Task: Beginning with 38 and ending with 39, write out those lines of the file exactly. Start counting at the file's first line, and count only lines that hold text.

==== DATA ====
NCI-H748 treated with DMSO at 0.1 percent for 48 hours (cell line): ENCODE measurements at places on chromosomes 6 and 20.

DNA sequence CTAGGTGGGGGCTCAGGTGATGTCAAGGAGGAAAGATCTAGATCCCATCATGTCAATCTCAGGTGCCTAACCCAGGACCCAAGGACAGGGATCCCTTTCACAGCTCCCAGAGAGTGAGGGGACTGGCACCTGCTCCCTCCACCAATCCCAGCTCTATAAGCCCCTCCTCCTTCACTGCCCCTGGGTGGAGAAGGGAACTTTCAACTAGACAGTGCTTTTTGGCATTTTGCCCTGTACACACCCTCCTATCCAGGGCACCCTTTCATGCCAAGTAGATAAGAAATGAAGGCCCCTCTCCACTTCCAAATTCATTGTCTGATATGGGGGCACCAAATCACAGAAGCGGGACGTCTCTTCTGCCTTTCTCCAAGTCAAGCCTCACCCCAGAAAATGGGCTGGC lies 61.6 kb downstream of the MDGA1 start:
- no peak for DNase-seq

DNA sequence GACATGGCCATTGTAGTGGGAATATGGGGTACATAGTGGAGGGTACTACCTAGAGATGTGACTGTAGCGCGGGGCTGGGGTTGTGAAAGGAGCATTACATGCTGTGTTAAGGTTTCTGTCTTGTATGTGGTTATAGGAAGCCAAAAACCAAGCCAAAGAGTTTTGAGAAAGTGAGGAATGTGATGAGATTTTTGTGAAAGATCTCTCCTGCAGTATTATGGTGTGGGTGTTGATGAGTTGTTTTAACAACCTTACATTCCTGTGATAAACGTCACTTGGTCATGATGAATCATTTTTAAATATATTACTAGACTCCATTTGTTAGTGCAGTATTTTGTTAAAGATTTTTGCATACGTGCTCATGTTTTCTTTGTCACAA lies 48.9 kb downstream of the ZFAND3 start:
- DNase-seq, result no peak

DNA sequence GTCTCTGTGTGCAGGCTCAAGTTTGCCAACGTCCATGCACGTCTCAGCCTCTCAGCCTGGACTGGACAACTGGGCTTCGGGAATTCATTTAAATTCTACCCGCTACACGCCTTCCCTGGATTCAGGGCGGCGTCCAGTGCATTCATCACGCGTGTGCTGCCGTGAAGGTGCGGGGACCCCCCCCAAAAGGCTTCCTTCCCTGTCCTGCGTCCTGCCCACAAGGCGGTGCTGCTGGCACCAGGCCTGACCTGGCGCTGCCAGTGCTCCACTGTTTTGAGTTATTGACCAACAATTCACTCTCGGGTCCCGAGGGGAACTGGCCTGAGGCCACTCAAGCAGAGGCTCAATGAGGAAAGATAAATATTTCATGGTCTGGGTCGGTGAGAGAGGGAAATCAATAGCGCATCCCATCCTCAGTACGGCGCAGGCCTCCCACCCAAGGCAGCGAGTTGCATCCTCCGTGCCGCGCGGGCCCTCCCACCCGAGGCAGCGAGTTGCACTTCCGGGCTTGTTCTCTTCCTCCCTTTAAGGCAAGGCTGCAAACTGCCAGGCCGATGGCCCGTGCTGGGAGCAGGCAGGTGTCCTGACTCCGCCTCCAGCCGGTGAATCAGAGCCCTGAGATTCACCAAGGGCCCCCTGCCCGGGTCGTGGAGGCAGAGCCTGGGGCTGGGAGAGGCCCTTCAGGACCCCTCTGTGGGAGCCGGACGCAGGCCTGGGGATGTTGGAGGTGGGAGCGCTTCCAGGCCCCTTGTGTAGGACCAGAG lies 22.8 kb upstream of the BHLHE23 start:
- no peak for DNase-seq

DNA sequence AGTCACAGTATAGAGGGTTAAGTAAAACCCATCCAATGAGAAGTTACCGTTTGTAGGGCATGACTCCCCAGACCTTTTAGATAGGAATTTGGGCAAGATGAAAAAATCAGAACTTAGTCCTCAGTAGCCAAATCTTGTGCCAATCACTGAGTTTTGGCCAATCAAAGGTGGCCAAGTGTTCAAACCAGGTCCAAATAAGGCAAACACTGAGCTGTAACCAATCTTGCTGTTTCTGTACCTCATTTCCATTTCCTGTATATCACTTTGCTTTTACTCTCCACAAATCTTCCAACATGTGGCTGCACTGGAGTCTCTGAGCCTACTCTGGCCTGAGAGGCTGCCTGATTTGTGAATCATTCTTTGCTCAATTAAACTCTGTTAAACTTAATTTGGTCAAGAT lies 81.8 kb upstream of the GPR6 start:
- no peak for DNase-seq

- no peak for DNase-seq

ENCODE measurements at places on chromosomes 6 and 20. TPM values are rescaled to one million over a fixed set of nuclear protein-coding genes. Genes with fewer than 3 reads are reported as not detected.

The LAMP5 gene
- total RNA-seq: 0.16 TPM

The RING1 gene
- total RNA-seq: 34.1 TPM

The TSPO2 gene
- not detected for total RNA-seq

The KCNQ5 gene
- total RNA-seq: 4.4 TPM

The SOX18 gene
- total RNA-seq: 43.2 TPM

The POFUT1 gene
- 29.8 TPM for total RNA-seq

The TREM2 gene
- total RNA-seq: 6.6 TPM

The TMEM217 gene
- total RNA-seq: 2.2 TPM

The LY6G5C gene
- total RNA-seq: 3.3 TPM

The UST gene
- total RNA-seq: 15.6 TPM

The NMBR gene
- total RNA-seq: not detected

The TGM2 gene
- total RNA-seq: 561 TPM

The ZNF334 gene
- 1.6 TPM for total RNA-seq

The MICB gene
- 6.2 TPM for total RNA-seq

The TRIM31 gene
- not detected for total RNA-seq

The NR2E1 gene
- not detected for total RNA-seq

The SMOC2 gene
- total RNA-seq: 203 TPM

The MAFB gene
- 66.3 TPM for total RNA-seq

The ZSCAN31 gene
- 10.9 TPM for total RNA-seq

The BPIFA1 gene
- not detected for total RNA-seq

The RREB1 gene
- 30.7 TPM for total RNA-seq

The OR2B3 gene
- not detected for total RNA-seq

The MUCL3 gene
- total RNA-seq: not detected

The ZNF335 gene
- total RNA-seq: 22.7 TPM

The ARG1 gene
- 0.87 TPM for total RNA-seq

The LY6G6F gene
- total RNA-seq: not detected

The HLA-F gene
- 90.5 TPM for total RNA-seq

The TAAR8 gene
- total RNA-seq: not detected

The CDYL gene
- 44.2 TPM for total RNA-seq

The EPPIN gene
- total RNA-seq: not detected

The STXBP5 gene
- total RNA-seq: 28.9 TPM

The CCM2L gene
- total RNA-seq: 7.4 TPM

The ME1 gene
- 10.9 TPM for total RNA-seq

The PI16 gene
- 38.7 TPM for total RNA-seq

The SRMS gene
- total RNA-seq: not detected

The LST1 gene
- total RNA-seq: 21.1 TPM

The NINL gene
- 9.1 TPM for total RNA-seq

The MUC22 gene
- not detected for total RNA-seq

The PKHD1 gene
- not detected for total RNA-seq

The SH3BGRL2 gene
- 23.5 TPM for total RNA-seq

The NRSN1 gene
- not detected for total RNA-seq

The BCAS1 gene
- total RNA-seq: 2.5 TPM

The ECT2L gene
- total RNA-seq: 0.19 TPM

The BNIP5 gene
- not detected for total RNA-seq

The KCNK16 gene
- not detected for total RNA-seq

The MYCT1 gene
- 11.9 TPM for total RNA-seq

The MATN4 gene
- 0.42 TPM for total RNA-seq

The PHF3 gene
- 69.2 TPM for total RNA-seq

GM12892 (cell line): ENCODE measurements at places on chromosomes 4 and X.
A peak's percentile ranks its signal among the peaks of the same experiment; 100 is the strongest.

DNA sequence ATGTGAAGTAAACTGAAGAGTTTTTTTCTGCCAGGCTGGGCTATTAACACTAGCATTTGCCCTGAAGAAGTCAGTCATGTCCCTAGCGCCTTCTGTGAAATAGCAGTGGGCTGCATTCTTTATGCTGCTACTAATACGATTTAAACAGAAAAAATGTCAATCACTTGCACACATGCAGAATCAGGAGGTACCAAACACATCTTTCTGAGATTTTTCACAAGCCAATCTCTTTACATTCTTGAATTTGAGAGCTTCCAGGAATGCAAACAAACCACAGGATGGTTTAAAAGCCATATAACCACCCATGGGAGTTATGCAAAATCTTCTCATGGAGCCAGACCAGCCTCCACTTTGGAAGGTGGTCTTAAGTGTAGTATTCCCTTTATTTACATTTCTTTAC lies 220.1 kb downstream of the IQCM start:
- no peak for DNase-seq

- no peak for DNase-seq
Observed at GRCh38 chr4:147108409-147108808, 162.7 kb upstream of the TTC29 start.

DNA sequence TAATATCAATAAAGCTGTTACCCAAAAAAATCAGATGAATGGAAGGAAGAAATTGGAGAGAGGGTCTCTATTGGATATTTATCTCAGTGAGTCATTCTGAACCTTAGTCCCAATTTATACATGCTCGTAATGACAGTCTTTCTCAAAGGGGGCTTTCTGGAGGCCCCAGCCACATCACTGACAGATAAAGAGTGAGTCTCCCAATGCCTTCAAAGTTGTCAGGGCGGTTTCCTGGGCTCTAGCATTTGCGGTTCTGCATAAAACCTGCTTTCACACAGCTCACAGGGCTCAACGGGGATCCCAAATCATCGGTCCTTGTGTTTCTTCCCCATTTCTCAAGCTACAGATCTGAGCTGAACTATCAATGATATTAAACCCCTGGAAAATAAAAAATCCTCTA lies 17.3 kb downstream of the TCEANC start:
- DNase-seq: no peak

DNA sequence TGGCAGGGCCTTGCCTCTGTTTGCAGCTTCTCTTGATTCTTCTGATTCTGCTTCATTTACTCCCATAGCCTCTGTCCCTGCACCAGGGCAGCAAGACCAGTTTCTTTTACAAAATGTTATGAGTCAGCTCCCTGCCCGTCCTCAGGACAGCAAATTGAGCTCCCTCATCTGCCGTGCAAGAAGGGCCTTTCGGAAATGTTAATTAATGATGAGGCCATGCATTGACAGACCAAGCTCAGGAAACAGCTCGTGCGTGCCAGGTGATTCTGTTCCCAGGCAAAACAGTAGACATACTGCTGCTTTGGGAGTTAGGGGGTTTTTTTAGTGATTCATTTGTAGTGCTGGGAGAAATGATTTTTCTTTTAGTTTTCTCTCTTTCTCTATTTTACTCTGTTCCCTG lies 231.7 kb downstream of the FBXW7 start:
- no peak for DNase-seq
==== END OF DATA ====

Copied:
The MICB gene
- 6.2 TPM for total RNA-seq